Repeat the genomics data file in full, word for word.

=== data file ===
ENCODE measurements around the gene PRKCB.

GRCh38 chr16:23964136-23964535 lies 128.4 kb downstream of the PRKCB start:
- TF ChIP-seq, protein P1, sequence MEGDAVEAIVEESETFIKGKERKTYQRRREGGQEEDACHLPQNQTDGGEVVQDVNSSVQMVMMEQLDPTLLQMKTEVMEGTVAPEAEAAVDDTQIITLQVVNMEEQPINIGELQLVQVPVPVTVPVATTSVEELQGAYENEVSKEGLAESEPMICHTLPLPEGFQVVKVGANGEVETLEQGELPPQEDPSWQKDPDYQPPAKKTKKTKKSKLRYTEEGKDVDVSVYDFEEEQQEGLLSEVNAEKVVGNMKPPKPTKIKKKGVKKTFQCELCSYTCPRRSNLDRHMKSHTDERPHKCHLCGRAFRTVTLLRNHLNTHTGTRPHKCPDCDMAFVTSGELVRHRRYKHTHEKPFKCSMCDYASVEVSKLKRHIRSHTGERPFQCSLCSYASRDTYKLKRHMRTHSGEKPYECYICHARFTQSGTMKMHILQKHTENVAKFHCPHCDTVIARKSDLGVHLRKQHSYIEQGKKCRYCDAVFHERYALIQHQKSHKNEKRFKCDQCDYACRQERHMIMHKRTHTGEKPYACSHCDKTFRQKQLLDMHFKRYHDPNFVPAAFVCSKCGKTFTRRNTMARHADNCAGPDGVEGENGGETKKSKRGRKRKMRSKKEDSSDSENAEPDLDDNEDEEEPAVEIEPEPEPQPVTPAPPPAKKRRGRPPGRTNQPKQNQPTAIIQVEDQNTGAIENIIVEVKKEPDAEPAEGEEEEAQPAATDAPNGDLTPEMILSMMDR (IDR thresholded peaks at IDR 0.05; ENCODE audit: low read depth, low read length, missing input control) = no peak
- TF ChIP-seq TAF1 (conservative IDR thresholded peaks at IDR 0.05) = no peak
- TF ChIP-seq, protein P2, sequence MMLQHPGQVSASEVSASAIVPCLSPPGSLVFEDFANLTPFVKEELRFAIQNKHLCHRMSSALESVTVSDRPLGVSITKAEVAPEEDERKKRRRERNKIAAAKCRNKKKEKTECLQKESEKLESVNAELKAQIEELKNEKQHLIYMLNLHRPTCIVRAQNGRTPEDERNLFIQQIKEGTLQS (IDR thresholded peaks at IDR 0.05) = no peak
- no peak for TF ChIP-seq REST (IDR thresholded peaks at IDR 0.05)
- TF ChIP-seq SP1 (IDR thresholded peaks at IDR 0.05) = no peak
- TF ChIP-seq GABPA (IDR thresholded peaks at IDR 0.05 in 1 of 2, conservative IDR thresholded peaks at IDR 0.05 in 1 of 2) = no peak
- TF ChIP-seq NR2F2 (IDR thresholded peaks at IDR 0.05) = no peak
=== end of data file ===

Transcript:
ENCODE measurements around the gene PRKCB.

GRCh38 chr16:23964136-23964535 lies 128.4 kb downstream of the PRKCB start:
- TF ChIP-seq, protein P1, sequence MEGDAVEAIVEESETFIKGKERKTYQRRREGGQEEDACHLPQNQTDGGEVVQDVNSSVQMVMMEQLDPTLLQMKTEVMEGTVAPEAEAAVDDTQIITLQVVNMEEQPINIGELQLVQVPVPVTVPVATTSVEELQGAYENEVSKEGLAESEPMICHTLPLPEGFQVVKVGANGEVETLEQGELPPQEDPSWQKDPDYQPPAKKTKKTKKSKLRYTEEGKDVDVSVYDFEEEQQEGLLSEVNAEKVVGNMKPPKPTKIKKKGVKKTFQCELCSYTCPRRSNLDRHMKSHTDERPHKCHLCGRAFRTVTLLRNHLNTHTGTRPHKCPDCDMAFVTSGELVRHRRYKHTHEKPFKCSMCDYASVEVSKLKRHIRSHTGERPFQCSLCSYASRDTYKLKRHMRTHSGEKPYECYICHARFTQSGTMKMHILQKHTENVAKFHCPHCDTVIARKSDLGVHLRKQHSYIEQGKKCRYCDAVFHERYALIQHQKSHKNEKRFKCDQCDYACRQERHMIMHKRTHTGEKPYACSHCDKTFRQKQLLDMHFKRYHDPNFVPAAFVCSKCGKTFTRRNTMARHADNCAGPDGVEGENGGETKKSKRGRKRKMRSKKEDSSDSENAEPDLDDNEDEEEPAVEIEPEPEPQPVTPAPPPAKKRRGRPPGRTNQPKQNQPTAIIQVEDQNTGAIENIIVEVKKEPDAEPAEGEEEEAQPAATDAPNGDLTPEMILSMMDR (IDR thresholded peaks at IDR 0.05; ENCODE audit: low read depth, low read length, missing input control) = no peak
- TF ChIP-seq TAF1 (conservative IDR thresholded peaks at IDR 0.05) = no peak
- TF ChIP-seq, protein P2, sequence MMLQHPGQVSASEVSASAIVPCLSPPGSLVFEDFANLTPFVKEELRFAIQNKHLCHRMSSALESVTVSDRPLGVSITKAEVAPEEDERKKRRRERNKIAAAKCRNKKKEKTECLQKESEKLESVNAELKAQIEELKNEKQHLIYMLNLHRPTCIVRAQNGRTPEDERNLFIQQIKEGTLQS (IDR thresholded peaks at IDR 0.05) = no peak
- no peak for TF ChIP-seq REST (IDR thresholded peaks at IDR 0.05)
- TF ChIP-seq SP1 (IDR thresholded peaks at IDR 0.05) = no peak
- TF ChIP-seq GABPA (IDR thresholded peaks at IDR 0.05 in 1 of 2, conservative IDR thresholded peaks at IDR 0.05 in 1 of 2) = no peak
- TF ChIP-seq NR2F2 (IDR thresholded peaks at IDR 0.05) = no peak